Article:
Wednesday, March 16, 2016

Effectively Destroying the Gnome Screen Lock/Shield

I ran into an annoying problem with Gnome and GDM... the notorious screen lock/shield. Anyway, I seem to have fixed it with the following commands. Note that my goal was to get rid of the lock and many of the other techniques did not work.

gsettings set org.gnome.desktop.session idle-delay 4000000000

This effectively delays the screen lock for 126 years! Perfect.

Gentoo Commands

Below is a list of commands that I found I was often using during setup of the Gentoo Linux distro with brief descriptions of what they do. I will not always explain all the flags nor will the commands be in their most generic form. However, I will link to the full help files where appropriate. This list is largely for me, but I thought that the community might also find it helpful.

The backslash is used to indicate a multiline command as per Linux syntax.

Basic but useful for editing text without linewraps:
nano -w <file>

Obvious ping syntax for 3 calls.
ping -c 3 <website>

Checking out networks and taking them up/down
ifconfig <wifi name> [up/down]

Remove a package (lots of other emerge hints here).
emerge -aC <package>

Check status of package: R is it exists. U is update. N means new.
emerge -p <package>

Update system with new USE flags:
emerge --update --deep --newuse @world

Remove obsolete dependencies (good to check with -p flag first):
emerge --depclean

Reverse check dependencies:

This is also good (and more powerful) for package status as described here.
equery --quiet l <package>

List of USE flags for package.
equery uses <package>

Start up wpa_supplicant in the background based on .conf file
wpa_supplicant -B -i<wifi name> \

Basic .conf file should read:

But make sure that dhcpcd is up:

Alternative wifi setup with dhclient and NetworkManager (nmcli website):
systemctl start NetworkManager
nmcli dev wifi connect <ssid> password <password>

A set of <type> actions (first is enable at boot):
systemctl enable <service>
systemctl stop <service>
systemctl start <service>
systemctl restart <service>
systemctl reload <service>
systemctl status <service>
systemctl disable <service>
systemctl is-active <service>
systemctl list-units --type service --all

Where the main types I'm interested in are devices, mounts, paths, and services. The rest are listed here.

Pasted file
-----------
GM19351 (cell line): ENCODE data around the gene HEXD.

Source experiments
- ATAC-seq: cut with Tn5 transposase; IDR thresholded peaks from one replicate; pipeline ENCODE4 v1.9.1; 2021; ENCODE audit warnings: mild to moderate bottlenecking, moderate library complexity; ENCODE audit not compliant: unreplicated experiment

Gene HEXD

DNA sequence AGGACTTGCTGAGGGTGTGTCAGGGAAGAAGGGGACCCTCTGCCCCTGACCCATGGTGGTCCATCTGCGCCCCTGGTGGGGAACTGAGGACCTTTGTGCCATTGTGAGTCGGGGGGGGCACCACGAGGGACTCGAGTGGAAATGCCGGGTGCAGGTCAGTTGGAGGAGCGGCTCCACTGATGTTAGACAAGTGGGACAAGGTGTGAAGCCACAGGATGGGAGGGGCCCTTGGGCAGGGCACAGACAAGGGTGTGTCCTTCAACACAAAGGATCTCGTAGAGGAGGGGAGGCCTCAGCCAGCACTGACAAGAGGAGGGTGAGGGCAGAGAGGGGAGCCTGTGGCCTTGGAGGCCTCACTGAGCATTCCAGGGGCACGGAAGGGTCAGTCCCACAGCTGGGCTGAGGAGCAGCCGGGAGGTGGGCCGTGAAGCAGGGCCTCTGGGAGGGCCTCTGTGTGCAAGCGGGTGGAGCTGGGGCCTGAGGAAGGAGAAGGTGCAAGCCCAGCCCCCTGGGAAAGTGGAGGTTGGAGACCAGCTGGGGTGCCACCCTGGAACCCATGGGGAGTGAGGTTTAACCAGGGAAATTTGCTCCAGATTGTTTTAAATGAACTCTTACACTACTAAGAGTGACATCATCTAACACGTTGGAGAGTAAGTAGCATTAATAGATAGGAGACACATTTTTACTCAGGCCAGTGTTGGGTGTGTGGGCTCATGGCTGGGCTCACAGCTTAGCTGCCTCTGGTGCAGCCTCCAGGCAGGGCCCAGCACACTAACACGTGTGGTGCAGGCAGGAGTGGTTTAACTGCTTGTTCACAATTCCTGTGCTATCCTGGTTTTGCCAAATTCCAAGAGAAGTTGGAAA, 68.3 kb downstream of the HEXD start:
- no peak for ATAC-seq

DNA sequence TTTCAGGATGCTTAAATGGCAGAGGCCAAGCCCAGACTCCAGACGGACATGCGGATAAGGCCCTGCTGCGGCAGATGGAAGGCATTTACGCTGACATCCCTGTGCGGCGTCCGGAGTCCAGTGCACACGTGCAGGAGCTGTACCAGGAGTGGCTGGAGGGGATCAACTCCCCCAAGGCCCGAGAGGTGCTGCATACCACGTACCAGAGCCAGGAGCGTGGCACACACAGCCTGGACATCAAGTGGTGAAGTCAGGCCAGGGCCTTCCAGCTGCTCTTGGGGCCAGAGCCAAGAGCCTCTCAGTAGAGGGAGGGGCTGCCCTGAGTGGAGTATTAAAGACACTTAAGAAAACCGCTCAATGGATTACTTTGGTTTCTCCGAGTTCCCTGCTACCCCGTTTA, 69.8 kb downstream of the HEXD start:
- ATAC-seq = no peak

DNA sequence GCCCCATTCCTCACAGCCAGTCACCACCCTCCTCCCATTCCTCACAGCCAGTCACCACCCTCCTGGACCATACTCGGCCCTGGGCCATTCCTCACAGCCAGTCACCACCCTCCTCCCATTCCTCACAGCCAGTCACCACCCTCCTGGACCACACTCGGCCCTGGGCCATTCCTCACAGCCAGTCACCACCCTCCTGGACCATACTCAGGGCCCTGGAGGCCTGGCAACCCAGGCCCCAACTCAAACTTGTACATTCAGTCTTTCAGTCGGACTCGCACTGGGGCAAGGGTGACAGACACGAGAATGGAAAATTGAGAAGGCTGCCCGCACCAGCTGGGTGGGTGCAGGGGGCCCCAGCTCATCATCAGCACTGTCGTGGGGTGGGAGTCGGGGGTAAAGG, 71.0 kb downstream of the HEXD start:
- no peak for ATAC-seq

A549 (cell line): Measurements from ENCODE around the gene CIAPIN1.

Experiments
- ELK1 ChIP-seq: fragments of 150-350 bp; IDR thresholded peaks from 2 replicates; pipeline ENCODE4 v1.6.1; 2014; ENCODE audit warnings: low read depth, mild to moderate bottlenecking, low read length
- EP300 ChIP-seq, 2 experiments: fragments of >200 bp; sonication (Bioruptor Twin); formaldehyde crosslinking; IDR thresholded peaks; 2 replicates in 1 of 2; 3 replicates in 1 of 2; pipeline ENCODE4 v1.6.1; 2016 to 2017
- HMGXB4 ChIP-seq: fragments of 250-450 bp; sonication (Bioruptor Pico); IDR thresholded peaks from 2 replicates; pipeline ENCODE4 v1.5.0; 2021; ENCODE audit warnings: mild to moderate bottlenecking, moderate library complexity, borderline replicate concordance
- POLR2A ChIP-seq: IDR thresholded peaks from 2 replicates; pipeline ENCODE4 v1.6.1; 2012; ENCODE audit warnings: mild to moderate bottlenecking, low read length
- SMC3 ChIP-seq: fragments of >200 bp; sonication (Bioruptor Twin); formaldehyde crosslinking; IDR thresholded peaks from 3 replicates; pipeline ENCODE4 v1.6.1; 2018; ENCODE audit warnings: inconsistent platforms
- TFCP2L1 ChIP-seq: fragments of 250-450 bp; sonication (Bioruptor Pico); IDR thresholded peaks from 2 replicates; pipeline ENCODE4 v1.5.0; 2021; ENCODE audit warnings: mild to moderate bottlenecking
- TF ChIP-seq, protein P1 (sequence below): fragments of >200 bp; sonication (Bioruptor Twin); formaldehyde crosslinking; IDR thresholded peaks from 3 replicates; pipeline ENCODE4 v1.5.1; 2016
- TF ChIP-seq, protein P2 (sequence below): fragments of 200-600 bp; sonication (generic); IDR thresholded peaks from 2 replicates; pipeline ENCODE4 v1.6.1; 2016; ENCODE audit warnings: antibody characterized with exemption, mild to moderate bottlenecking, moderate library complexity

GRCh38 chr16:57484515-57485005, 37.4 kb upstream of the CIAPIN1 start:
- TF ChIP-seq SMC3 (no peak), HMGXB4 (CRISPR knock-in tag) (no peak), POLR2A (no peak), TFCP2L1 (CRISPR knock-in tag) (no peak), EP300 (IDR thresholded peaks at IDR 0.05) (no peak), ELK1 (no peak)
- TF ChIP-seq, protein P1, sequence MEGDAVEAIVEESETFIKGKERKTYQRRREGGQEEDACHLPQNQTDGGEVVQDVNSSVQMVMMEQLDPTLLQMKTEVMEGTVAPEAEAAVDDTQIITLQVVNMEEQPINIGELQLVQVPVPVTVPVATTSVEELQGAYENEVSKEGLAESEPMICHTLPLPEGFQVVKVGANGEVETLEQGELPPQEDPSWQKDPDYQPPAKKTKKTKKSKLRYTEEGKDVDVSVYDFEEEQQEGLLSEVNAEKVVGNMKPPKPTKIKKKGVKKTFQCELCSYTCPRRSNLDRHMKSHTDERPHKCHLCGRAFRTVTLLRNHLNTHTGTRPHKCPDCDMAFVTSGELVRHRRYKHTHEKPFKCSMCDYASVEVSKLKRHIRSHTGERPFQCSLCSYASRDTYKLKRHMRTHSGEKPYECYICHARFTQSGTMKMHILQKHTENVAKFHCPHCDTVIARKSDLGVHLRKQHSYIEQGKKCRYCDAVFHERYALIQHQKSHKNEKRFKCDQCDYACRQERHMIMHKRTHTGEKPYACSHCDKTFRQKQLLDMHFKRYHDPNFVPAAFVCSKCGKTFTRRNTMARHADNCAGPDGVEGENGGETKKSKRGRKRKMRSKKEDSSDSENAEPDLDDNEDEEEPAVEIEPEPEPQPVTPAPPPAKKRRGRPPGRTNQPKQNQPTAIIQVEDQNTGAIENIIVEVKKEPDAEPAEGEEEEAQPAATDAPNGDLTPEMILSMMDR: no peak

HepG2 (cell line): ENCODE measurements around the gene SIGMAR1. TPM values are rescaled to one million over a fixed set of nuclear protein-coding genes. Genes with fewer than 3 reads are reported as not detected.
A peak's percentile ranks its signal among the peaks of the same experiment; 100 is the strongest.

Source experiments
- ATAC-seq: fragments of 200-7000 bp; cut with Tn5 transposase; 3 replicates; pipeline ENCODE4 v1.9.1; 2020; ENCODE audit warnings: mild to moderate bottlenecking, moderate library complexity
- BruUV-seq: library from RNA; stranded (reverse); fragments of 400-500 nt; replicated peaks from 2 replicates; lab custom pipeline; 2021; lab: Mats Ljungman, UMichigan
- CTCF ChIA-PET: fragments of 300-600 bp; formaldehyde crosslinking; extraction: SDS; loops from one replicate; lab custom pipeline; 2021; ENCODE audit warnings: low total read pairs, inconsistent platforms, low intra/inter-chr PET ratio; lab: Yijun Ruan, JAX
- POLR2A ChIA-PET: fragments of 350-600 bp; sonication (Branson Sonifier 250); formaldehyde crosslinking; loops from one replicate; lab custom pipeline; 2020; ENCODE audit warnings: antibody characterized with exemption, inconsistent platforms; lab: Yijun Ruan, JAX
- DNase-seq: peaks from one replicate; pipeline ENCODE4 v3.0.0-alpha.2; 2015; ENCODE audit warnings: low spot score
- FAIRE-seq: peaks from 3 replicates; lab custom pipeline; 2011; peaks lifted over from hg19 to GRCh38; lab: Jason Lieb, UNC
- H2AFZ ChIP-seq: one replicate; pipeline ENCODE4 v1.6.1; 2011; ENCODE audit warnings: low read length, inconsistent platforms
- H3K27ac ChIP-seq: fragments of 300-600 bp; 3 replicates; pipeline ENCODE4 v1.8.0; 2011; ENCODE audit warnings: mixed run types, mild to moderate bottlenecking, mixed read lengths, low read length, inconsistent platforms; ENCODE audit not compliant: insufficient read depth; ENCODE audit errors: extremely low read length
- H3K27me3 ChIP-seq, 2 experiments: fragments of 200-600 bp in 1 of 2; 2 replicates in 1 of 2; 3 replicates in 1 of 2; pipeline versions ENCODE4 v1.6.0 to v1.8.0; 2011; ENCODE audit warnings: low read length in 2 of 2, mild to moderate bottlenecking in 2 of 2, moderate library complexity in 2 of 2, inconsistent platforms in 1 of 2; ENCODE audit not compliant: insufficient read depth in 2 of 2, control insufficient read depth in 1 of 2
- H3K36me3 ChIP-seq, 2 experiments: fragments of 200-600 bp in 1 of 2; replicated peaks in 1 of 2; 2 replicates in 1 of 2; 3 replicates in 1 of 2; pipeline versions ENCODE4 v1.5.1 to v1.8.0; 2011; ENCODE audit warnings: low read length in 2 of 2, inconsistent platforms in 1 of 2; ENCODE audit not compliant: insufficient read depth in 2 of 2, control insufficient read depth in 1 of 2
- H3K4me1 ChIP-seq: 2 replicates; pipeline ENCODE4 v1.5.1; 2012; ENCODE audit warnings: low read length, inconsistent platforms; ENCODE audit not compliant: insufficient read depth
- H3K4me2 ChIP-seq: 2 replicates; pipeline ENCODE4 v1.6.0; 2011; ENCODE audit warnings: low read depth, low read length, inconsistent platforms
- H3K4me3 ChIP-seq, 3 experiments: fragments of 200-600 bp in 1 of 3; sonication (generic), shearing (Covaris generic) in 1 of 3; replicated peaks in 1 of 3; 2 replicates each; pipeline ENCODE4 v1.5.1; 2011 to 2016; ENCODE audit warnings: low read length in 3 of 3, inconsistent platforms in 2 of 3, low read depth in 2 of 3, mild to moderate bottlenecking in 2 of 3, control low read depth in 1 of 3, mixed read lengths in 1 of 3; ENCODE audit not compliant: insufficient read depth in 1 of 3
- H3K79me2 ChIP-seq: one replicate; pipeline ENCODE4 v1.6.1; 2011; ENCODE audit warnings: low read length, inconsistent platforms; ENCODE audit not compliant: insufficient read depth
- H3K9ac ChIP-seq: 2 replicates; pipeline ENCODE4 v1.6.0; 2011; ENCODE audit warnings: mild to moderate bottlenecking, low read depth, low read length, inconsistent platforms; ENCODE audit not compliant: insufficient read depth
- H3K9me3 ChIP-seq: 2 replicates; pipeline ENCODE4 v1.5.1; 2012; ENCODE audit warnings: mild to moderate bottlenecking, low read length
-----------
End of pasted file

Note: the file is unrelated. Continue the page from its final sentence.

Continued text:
Quick kernel update of the available sources.
genkernel --no-clean --menuconfig all

Useful folders and files:


Name of computer.

Grub file for boot parameters

Wednesday, March 2, 2016

Steam on Gentoo

Following my last post where I set up the Gentoo kernel on my laptop, one of the next things to do was get the Steam client running on the system. I used this wiki page for the base setup and followed the manual approach after failing an attempt to use overlays (USE flag chaos ensued and I just restarted). Honestly, I thought the overlay was going to save me from having to copy over the dependency lists and it did not.

To save you, my fellow reader, from having to deal with that nonsense, I have added both updated files to my website. If you cd to each of the desired locations then call wget, you will scoop those files for free. The full code is:

mkdir /etc/portage/sets/
cd /etc/portage/sets/
wget -O steam

cd /etc/portage/package.use/

I did both of these before emerge'ing using this call:

emerge -a @steam

Then update check:

emerge -a --changed-use --deep @world

Fetch the steam installer while logged into a user rather than root and then open it (this way it goes into /home I believe; keep in mind that the \ is a line continuation mark):

wget \
tar -xvzpf steam_latest.tar.gz

Now, when I followed the instructions from here I got all kinds of weird errors that varied depending on whether I was in root or in a user account. The first one had to do with the other tar file that was downloaded (bootstraplinux_ubuntu12_32.tar.xz). I fixed this by running make install from root in the steam directory. The user account then started to get errors stemming from /share/Steam/ (e.g., VERSION_ID: unbound variable) while the root account first complained about xterm (I updated the portage files that you downloaded to accommodate this change), then complained about a missing $DISPLAY variable. After scouring the docs, I realized that there seemed to be a conflict when xterm tried to boot the Xorg display server. So, knowing that Gnome booted the display server, I booted up Gnome and tried to run the steam code in an xterm window. It worked! The final command from within the steam folder in your home directory is:


And that is it. Enjoy!